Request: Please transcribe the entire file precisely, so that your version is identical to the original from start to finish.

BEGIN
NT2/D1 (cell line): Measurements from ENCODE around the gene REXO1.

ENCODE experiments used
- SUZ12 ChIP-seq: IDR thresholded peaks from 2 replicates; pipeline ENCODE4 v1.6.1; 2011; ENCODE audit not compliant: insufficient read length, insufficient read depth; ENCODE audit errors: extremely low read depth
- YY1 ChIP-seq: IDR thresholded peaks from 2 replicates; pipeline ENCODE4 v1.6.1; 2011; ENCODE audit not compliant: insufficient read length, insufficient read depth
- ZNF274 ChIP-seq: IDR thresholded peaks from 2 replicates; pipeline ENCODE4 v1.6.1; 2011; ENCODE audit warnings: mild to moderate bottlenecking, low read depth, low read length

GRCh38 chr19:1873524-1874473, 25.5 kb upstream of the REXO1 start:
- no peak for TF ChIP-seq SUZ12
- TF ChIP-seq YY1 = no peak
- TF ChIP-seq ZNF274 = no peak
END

NT2/D1 (cell line): Measurements from ENCODE around the gene REXO1.

ENCODE experiments used
- SUZ12 ChIP-seq: IDR thresholded peaks from 2 replicates; pipeline ENCODE4 v1.6.1; 2011; ENCODE audit not compliant: insufficient read length, insufficient read depth; ENCODE audit errors: extremely low read depth
- YY1 ChIP-seq: IDR thresholded peaks from 2 replicates; pipeline ENCODE4 v1.6.1; 2011; ENCODE audit not compliant: insufficient read length, insufficient read depth
- ZNF274 ChIP-seq: IDR thresholded peaks from 2 replicates; pipeline ENCODE4 v1.6.1; 2011; ENCODE audit warnings: mild to moderate bottlenecking, low read depth, low read length

GRCh38 chr19:1873524-1874473, 25.5 kb upstream of the REXO1 start:
- no peak for TF ChIP-seq SUZ12
- TF ChIP-seq YY1 = no peak
- TF ChIP-seq ZNF274 = no peak